Stellar Customer Service Is a Marketing Investment

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Brad Wolansky, president, consumer direct and CMO, Yankee Candle
Brad Wolansky, president, consumer direct and CMO, Yankee Candle

Is outstanding customer service a marketing asset? Brad Wolansky, president, consumer direct and CMO, Yankee Candle, asserts that it is.

Consider: A customer has an issue that's resolved or not. At a minimum, resolving it saves the relationship; doing so also may create a raving fan and increase lifetime value. Not solving it leaves the customer dissatisfied. She buys less or leaves—and then you need to replace that customer. “Do the math,” Wolansky said during his keynote at eTail West. “Customer service is an investment, not an expense.”

In fact, Wolansky recommends that companies fund customer service from marketing. “Invest in it and run it like any other marketing program,” he said, adding that marketers fund programs like retargeting, so why not do it for service? “Service is a marketing interaction.” And that interaction reflects on the brand and bottom line.

Wolansky shared his top 10 reasons to get service right:

10. Price isn't the only differentiator

9. The current sales tax advantage will go away

8. It's not that hard to do

7. It doesn't require leading edge software

6. Happy customers are good customers

5. It's cheaper to retain than acquire customers

4. Any company of any size can do it well

3. Happy customers find new customers for you

2. It pays for itself; think of good service as a marketing investment

1. Most others are lousy at it, so here's where you can win

Bringing marketing and customer service together may seem impossible, but there are companies doing it. To sell the CEO on the partnership, use math to show the benefits of having customer service be a part of the marketing organization, Wolansky said. “Math convinces all CEOs and CFOs,” he said.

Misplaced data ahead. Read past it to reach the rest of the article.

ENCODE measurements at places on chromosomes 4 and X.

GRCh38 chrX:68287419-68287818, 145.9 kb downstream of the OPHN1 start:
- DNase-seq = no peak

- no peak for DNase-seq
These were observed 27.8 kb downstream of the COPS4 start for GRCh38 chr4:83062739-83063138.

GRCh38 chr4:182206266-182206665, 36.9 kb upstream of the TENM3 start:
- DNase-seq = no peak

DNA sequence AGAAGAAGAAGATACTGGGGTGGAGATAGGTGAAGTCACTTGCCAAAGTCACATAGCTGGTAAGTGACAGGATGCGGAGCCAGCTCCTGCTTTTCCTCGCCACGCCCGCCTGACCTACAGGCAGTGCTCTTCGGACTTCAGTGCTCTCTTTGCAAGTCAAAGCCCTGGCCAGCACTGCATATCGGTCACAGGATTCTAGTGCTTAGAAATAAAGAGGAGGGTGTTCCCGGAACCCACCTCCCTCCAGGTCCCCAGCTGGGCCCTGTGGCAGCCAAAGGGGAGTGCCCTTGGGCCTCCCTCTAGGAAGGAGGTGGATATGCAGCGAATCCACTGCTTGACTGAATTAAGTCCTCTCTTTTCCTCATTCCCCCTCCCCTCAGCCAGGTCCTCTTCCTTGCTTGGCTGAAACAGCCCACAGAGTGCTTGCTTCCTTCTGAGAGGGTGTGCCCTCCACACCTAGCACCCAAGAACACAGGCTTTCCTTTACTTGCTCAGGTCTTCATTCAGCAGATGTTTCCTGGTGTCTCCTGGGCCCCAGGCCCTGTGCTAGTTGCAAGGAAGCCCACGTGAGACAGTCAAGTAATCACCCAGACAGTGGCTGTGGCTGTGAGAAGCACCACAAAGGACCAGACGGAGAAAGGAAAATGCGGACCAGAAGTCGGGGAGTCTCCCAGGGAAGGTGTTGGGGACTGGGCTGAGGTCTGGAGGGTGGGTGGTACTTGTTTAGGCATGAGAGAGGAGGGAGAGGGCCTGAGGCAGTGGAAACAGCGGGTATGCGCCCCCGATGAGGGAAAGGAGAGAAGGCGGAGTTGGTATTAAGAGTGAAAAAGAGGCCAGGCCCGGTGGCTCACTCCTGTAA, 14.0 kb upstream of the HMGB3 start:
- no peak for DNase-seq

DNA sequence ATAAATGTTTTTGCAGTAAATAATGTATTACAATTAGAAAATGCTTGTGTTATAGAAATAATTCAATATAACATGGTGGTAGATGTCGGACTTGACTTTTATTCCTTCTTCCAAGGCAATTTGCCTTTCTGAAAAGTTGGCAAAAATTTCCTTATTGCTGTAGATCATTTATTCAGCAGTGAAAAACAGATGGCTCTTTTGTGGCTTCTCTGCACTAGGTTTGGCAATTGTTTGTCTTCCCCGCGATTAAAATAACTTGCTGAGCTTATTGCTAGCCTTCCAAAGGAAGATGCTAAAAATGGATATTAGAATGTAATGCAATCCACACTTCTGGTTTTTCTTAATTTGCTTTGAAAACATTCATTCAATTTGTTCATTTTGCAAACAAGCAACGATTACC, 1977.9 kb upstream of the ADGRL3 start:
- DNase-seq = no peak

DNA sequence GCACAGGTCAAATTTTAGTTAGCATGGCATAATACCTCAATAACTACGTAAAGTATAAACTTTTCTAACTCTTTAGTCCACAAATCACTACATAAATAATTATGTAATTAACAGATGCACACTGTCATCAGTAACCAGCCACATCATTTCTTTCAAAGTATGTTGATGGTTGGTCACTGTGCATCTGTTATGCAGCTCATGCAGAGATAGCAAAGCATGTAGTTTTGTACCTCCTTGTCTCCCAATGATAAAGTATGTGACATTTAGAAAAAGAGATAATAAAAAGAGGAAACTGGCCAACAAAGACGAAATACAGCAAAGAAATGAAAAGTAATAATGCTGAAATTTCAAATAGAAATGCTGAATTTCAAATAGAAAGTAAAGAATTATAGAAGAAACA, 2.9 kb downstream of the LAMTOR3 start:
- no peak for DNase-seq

Indeed, measurement is integral to the success of the service-marketing partnership. As the adage goes, Wolensky noted, what gets measured gets done. So, measure how customer service impacts marketing performance and revenue. Measure what you can, he said; 80% is good enough. “Don't wait to be perfect,” he said. Measure what matters most to your goals—and avoid measures that can lead to bad service. For example, measuring talk time in a call center often creates a poor customer experience that may lead to negative word of mouth—bad for brand image and propensity to repurchase.

Another measurable area where marketing and customer service overlap is in social. “Create great service in social,” Wolansky said. “Be present and respond. If you're not going to do those things, don't be in social media.” The more present and responsive you are, the more positively it reflects on your brand.

Wolansky reminded attendees to listen to customers' feedback in social and elsewhere, like the contact center and via surveys.  He recommended that marketers ensure that buyers are listening to customers, too, and taking action on what they learn to better meet customers' needs and expectations.

“Everyone in the company has a role in customer service” and delivering an outstanding customer experience, he said. It's about attitude, but also about the programs you create and how they're executed. When all employees consider themselves part of the “customer service team” is when a company will deliver a level of service that will be a competitive differentiator.

“Pay back your customers with excellent service,” Wolansky said. “Raving fans will evangelize your brand. Like all your acquisition efforts, think of customer service as one element of your overall marketing strategy.”

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